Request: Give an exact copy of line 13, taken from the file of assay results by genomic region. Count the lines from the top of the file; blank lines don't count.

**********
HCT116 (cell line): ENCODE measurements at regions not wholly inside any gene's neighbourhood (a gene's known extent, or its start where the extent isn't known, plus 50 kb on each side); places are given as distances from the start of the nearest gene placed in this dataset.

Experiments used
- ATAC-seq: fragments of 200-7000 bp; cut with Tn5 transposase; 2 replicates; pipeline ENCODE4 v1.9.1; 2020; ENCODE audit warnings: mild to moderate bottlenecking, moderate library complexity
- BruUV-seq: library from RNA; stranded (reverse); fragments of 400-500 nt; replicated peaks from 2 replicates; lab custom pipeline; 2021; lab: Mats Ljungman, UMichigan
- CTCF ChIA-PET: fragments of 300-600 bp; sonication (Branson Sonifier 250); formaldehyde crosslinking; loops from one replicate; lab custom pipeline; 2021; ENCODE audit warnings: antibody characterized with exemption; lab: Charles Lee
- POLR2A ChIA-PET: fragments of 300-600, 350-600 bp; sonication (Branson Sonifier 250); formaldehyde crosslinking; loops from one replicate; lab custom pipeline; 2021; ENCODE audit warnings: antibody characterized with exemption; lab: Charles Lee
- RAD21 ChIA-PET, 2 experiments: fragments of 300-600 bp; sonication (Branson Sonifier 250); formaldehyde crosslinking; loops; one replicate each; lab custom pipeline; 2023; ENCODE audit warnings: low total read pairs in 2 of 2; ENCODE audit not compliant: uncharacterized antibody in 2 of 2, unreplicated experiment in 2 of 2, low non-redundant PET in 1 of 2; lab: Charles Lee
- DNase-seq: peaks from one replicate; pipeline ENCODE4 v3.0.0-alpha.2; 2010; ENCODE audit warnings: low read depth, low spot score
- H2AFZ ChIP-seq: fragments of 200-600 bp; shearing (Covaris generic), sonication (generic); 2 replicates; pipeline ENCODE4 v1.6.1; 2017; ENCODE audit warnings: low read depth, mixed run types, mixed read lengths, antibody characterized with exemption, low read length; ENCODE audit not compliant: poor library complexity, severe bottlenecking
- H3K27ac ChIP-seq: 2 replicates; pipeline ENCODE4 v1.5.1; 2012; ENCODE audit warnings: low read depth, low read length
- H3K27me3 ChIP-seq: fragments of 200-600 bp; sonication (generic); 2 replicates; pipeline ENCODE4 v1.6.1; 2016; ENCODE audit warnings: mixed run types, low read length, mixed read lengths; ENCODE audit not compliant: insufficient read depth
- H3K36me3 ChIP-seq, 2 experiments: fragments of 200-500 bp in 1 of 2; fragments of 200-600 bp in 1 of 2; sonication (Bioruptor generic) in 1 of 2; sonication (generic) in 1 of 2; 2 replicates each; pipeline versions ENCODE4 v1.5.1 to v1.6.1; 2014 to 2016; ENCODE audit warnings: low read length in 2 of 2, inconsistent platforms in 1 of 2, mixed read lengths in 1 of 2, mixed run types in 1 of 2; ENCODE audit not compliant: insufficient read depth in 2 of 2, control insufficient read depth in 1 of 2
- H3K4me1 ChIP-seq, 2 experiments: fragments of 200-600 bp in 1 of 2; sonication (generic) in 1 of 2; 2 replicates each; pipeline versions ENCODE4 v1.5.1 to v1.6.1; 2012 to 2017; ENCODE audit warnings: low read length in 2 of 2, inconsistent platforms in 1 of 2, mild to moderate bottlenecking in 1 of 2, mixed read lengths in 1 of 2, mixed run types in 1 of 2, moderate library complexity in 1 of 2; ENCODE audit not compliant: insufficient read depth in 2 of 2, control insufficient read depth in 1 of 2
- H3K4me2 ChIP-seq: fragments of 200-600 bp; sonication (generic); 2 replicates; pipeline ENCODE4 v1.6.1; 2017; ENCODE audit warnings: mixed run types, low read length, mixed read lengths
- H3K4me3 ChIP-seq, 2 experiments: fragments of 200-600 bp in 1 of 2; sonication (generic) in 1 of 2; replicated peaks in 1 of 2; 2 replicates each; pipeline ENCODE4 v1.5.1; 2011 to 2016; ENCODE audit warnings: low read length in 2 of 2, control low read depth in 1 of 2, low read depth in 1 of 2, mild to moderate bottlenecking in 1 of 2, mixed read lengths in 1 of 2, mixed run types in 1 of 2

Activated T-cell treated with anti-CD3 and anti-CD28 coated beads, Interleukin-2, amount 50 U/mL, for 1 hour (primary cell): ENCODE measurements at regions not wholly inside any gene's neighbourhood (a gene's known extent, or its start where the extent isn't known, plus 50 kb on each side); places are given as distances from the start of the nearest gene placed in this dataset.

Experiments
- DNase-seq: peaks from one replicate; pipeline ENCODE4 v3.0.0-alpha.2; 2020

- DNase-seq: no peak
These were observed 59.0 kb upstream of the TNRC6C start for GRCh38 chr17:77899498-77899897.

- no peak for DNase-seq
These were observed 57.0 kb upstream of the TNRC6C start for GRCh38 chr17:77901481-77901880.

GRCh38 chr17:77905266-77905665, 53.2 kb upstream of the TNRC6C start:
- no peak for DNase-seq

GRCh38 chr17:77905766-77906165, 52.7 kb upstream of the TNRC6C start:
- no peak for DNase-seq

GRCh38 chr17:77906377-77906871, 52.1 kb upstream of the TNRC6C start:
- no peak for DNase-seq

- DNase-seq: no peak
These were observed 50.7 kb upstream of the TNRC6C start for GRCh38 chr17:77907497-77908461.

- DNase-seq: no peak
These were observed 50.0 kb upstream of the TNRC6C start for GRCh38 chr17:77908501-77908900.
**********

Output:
- H3K4me1 ChIP-seq, 2 experiments: fragments of 200-600 bp in 1 of 2; sonication (generic) in 1 of 2; 2 replicates each; pipeline versions ENCODE4 v1.5.1 to v1.6.1; 2012 to 2017; ENCODE audit warnings: low read length in 2 of 2, inconsistent platforms in 1 of 2, mild to moderate bottlenecking in 1 of 2, mixed read lengths in 1 of 2, mixed run types in 1 of 2, moderate library complexity in 1 of 2; ENCODE audit not compliant: insufficient read depth in 2 of 2, control insufficient read depth in 1 of 2